The Government [of Israel] implements regulations only for Jewish sites.  Non-Jewish Holy Sites do not enjoy legal protection . . . because the Government does not recognize them as official holy sites…While well-known sites have de facto protection as a result of their international importance, many Muslim and Christian sites are neglected, inaccessible, or threatened by property developers and municipalities.22

Given this pattern of discrimination, not only with regard to the treatment of holy sites, but in all facets of the Israeli government’s relationship with the Muslim and Christian communities under its control,23 it is no surprise that attempts to stop the desecration of Mamilla, legally and otherwise, have been rebuffed by Israeli authorities.

Numerous avenues have been pursued in attempting to stop the current desecration of the Mamilla cemetery.  Resort to the Israeli judiciary has been futile.  Although a petition to halt construction presented to the Israeli Muslim Shari’a Court was granted, the Israeli High Court overruled it, holding that the Shari’a court lacked jurisdiction.  The High Court ultimately ruled, on a separate petition, that construction on the cemetery was lawful.24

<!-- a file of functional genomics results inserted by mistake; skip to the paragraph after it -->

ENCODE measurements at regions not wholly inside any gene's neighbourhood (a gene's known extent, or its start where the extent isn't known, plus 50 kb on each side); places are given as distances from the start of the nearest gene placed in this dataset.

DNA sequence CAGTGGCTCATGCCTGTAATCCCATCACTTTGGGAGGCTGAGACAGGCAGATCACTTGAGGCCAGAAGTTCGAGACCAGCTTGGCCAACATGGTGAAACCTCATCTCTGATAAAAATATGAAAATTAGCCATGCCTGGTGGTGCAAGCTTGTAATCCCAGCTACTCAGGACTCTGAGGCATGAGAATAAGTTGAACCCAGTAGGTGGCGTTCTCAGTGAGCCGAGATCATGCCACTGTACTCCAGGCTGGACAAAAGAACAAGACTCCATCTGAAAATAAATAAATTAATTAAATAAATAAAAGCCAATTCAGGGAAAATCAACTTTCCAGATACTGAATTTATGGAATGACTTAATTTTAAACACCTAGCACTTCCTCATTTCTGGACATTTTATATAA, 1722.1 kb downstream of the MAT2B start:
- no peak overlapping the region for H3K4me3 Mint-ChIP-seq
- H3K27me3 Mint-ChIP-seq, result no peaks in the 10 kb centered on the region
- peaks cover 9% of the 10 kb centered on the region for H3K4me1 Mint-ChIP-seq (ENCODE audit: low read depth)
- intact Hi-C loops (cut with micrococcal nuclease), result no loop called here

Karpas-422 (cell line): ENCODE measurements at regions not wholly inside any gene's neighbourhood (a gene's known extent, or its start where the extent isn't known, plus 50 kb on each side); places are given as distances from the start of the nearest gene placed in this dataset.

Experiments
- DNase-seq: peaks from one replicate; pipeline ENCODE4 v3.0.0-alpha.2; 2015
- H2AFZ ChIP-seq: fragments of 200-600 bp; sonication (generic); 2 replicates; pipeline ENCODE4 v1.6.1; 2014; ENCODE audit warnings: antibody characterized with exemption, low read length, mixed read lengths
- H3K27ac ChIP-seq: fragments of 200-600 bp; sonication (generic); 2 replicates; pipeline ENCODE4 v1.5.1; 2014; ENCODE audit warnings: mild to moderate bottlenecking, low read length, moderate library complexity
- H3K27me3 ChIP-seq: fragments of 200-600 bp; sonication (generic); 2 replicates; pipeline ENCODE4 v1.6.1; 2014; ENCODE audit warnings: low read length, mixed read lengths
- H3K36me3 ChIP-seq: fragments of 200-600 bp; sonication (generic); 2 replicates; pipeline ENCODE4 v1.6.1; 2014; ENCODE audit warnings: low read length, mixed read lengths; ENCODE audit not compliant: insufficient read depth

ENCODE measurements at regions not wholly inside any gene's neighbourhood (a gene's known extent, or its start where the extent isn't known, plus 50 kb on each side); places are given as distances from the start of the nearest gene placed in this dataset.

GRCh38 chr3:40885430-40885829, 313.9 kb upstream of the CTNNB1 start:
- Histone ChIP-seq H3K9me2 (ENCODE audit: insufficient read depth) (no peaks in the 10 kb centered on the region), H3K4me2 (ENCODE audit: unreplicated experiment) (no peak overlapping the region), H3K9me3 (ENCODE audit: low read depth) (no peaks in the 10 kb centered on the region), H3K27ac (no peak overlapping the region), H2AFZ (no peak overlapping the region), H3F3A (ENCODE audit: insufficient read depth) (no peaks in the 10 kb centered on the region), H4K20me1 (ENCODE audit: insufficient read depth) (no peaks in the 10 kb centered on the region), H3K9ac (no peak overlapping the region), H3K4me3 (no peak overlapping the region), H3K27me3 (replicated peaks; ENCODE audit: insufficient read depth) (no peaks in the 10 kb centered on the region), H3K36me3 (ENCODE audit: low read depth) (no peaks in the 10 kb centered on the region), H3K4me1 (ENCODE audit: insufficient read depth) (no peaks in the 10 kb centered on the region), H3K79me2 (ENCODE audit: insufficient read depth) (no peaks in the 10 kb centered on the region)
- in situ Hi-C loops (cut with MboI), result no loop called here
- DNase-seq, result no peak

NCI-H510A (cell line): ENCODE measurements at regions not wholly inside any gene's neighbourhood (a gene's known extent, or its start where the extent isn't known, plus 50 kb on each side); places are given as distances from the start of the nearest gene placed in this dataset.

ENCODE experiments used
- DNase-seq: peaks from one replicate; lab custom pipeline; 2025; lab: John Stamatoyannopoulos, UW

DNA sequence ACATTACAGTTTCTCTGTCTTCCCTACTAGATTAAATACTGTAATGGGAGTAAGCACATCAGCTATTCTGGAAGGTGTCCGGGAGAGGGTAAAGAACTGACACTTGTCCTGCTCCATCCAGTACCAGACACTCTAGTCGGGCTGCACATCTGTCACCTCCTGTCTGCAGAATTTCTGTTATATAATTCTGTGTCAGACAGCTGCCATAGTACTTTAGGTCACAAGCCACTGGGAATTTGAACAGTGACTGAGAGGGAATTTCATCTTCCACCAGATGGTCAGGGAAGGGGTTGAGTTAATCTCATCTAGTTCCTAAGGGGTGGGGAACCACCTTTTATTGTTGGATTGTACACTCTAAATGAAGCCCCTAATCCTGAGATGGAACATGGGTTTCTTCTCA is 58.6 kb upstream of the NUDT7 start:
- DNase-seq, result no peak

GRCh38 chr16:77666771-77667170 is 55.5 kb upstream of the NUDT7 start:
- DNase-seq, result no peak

Significantly, since the High Court ruling in October, 2008, it has been revealed that the High Court’s decision was based on serious misrepresentations made by the Israeli Antiquities Authority (IAA) regarding the extent of graves and human remains located on the site and discovered during excavations.  In particular, Gideon Suleimani, the Chief Excavator assigned by the IAA to excavate the site, attested that the IAA withheld from the High Court his considered conclusion that the site should not be approved for construction.  This conclusion was based on the facts that:

  • his archaeological excavations were completed in only 10% of the entire project site, while in the remaining 90% of the site, “excavation was either only partial or preliminary”;25
  • “A total of 250 skeletons were excavated, some of them from secondary burials, and another 200 graves were exposed but not excavated,”26 and,
  • the site contains at least 4 more as yet unexcavated layers of Muslim graves dating back to at least the 11th century, with an estimated 2000 graves remaining under the site.27

Instead of forwarding these conclusions to the High Court, the IAA withheld Suleimani’s report and submitted to the Court that there were no impediements to construction on most of the site, and released it for construction.28 The High Court ruling relied in large part on the submissions of the IAA that only a small portion of the Museum site contained the majority of the human remains found, that the excavations were otherwise complete, and that “no scientific data remained,” all of which contradicted the findings of the IAA’s own Chief Excavator, Suleimani.29  Suleimani has since declared that the IAA “under pressures on the part of the entrepreneurs and politicians, participated in the destruction of a valuable archeological site,” and that its conduct constitutes an “archeological crime.”30 As he stated in an interview, “We’re talking about tens of thousands of skeletons under the ground there, and not just a few dozen.”31